Lightspeed Aviation launches Delta Zulu

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Part of the captain’s job is to recognize and reduce risks in the cockpit. Lightspeed Aviation, maker of some of the most popular headsets on the market, is helping pilots recognize and reduce risk with the introduction of the Delta Zulu headset. This Active Noise Reduction (ANR) Bluetooth headset gives the rider the ability to customize their hearing acuity using an app, and it also has a built-in carbon monoxide detector that provides an aural warning if there is CO present in the cockpit.

The Oswego, Oregon-based company describes the Delta Zulu helmet as a “safety wearable.”

[Courtesy of Lightspeed Aviation]

An app makes it possible

Lightspeed Aviation has been producing ANR headsets since 1996. With each headset, the technology evolves. In the case of the Delta Zulu, the aircraft features Kanari smart alert technology which measures carbon monoxide levels in the cabin and issues an audible warning to ensure the safety of the pilot and passengers. The free Lightspeed app allows the pilot to also visually check CO sensor data during flight and review it later if desired.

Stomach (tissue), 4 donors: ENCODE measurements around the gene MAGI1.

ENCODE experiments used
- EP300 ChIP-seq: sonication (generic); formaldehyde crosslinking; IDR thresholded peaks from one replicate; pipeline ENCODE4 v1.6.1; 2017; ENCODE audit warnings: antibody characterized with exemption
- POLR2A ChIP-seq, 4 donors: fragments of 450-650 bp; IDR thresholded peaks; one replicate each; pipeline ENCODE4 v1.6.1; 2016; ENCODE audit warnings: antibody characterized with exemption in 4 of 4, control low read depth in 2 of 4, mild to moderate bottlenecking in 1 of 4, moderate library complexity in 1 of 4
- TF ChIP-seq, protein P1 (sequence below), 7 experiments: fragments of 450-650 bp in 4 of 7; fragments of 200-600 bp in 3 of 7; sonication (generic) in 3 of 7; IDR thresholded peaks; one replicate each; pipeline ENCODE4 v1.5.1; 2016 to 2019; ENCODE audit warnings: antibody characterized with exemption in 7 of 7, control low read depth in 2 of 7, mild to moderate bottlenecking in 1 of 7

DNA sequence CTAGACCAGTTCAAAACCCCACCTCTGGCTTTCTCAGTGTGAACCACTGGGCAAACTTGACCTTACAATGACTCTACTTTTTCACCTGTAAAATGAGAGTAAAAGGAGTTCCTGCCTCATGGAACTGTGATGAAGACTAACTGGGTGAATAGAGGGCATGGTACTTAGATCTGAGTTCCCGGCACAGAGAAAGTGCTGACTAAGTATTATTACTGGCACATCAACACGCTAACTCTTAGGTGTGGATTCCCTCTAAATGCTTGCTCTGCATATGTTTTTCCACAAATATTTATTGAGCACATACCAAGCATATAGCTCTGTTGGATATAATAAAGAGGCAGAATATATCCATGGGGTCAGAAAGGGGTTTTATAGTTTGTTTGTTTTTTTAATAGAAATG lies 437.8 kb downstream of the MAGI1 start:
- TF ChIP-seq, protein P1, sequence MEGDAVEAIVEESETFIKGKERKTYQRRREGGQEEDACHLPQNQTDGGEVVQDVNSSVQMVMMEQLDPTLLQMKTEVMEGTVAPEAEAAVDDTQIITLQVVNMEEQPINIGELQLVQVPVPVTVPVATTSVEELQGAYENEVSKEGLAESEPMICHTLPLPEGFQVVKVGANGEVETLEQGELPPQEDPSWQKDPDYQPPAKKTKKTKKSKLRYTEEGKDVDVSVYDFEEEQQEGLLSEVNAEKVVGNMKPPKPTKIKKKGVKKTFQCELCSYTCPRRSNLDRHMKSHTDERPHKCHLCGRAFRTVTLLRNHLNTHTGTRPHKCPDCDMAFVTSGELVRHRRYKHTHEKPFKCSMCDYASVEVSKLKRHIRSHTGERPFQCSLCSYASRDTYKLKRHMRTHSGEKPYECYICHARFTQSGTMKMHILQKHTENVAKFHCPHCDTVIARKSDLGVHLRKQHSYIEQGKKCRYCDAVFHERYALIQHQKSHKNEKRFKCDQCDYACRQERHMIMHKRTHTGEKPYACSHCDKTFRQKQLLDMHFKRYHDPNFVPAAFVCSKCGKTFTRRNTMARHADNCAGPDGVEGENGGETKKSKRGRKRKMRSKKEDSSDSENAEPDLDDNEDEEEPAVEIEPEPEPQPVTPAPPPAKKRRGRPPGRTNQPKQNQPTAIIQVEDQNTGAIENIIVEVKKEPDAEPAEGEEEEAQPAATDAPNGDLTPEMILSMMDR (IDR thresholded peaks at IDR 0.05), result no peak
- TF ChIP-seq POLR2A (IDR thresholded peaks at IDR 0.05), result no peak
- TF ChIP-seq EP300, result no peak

The app also allows the headset user to adjust the device to meet the user’s hearing needs. Unfortunately, hearing loss is a common experience as pilots age and it is very rarely uniform in both ears.

To tune the headphones, the app uses a built-in audio equalization system called HearingEQity. The user engages in an automated 12-frequency hearing test (similar to that performed by an audiologist, where you are asked if you hear a tone) through the Lightspeed app. HearingEQity sets the level in each ear of the headset to match the individual hearing profile, compensating for any variation.

The Lightspeed app also has features that are likely to be useful in the training environment, such as the ability for the pilot to record radio conversations, playback transmissions, draw diagrams, and archive flight recordings. for the post-flight briefing. These records can be viewed on your phone or mobile device.